It would dawn on me after some time in Moylan’s care that no one was obligated to give me anything unless I had the ability to work for it. Moylan gave me an important lesson that I never forgot, even though I would spend hours pretending that I was hardly working in school. (You know there is something to be said for a new brand of Black Conservatism, Bill Cosby’s impression of the youth of today, and their lack of respect for those young black men that have the audacity to want to do well in school.) The other great lesson that I got from Moylan was that perception is often reality. You can’t exactly serve two masters, and the decision has to be made by responsible folks to take their destiny into their own hands. Looking and acting cool is often at odds with the decision making process of a 14-year-old, and Moylan recognized this with amazing clarity. When it came to academics, sports or otherwise, John Moylan had the uncanny ability to get pubescent, teenage, boys to focus on achieving goals often in the face of unfavorable odds.

Saint Johns College was the football powerhouse that would not be moved or usurped. John Moylan’s hire, football coach Bill McGregor, is making a serious crack at that title for the Washington metropolitan area. Today the Principal Emeritus can still often be seen watching from the sidelines or bleachers at some of his finest work. It must be really satisfying to see the people that you put in place reap the benefits and rewards of your leadership. We should all be so lucky in life. While DeMatha is poised to take a perch as the preeminent secondary school after the completion of major construction, I know that there must be a smile on John Moylan’s face. To take pride in something so small, tend to all of the little things, and see it blossom into something bigger before your eyes than most people ever imagined is a tremendous blessing.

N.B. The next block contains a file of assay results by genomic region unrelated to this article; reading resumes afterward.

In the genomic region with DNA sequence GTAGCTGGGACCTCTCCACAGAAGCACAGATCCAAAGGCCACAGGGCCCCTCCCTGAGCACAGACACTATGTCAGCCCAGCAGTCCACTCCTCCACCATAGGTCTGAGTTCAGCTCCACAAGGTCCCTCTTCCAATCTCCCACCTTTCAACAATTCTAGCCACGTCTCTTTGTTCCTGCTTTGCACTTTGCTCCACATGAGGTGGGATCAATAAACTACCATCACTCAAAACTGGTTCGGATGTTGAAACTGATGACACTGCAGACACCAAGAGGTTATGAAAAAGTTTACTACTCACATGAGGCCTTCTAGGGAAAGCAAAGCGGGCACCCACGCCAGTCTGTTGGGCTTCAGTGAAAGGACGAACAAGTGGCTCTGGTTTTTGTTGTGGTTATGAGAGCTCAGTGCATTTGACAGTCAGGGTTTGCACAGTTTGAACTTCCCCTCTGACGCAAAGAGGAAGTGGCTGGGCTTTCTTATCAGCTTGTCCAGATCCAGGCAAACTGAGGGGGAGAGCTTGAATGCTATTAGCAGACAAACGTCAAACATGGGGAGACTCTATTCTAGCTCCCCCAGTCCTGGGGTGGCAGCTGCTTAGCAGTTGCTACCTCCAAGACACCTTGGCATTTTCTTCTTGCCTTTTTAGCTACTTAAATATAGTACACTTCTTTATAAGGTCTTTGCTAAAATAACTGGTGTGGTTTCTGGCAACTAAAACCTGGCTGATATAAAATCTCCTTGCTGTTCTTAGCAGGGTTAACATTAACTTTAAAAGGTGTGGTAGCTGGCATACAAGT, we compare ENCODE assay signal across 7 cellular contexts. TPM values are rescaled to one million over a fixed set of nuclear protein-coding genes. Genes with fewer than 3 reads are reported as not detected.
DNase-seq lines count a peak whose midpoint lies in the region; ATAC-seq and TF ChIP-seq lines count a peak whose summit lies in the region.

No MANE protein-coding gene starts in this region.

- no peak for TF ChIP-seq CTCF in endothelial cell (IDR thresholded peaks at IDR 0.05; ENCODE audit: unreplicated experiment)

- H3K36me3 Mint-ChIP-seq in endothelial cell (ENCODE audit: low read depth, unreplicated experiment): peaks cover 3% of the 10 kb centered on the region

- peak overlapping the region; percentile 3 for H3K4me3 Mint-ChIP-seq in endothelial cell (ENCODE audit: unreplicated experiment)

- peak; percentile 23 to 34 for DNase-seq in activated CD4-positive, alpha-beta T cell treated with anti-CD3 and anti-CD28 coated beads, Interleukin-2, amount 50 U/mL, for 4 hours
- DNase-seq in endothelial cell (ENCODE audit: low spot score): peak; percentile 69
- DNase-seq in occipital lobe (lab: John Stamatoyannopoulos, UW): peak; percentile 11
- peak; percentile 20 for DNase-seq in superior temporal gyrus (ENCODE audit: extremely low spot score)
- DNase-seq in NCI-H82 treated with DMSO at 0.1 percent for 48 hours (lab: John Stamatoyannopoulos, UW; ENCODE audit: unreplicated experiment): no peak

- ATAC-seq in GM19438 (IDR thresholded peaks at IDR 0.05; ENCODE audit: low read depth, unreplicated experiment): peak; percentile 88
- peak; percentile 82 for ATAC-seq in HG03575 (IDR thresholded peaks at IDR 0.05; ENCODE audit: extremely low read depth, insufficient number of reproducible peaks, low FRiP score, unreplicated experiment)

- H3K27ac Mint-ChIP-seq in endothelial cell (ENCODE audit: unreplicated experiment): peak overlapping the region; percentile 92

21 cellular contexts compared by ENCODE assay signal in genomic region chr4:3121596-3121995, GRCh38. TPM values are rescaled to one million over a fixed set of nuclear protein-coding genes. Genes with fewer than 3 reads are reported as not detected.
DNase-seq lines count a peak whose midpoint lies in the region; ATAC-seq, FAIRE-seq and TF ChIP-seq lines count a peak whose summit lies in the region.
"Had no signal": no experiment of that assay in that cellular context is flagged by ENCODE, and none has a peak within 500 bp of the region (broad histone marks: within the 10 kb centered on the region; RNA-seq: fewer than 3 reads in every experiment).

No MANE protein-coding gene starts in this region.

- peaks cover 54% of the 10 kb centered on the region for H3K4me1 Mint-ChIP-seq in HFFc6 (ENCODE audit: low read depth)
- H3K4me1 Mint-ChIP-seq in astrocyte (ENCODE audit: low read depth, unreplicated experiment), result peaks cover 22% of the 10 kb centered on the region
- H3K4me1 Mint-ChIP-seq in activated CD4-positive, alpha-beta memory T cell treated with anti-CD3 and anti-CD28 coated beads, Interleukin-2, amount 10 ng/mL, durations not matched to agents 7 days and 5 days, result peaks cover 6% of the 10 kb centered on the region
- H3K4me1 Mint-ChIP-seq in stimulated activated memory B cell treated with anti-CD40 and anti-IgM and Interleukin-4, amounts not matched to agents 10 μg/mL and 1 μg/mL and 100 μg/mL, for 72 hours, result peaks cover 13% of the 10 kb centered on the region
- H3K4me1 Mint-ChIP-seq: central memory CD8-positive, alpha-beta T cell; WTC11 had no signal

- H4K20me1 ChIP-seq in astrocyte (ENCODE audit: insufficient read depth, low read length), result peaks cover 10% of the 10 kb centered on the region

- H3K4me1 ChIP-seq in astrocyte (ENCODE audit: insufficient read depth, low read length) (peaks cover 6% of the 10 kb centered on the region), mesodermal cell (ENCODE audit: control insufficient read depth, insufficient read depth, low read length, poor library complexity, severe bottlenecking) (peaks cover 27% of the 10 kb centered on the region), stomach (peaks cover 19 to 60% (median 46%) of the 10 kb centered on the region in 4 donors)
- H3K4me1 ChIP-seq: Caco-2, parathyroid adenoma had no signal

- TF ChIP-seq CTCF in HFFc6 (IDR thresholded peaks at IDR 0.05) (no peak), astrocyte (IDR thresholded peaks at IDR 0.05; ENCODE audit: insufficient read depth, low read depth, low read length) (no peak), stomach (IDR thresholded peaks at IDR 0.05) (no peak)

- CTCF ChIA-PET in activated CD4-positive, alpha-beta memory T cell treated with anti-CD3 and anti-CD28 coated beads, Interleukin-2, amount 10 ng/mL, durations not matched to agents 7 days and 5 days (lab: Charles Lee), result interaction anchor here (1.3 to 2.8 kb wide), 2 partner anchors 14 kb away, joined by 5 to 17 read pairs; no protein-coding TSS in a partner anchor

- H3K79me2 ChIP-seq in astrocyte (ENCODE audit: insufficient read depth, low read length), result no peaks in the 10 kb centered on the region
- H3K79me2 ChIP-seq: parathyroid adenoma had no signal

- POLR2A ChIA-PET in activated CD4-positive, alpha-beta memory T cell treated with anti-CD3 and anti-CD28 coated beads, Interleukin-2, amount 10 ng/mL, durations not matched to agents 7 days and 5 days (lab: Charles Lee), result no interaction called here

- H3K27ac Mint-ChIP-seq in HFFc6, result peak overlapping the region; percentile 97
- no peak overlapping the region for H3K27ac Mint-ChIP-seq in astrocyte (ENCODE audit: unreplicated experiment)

Oh, and so is personally supervising 19 baseball titles, 15 wrestling, 12 golf, 12 football, 8 lacrosse, 6 hockey, 5 tennis, 3 track, 3 soccer, 1 swimming and 25 basketball titles. I suppose that is a blessing too. It is no accident that the DeMatha tree continues to bare good fruit, too. DeMatha was recently featured by Sports Illustrated as having one of the best high school athletic programs in the country and Austin Freeman could be seen palming a basketball in a DeMatha uniform on the cover.  Only adding to the onslaught of college recruiters was recent DeMatha football standout Kenny Tate who probably had the most articles written about him out of all of the famous Stags that came before him.  After years of tedious pruning John Moylan is content, and probably taking it all in with his characteristic humility. (Just because he wanted to see his students do the best, doesn’t mean that he thought of himself as the best.)  No other principal in the Washington metropolitan area has had such a beautiful run and I would be impressed if one were to ever come close. John Moylan wasn’t perfect but eight years after he retired, he’s still the best that the Washington area has ever seen.


One Response to “No Jiving About The Best Principal Ever”

  1. 2017 DeMatha Football Preview | The Chronicles of Six Says:

    […] special shout out goes to DeMatha football kicking coach, Principal Emeritus John Moylan who is celebrating his 85th birthday today.  Anyway, check out what  Ty Lenhart and Austin […]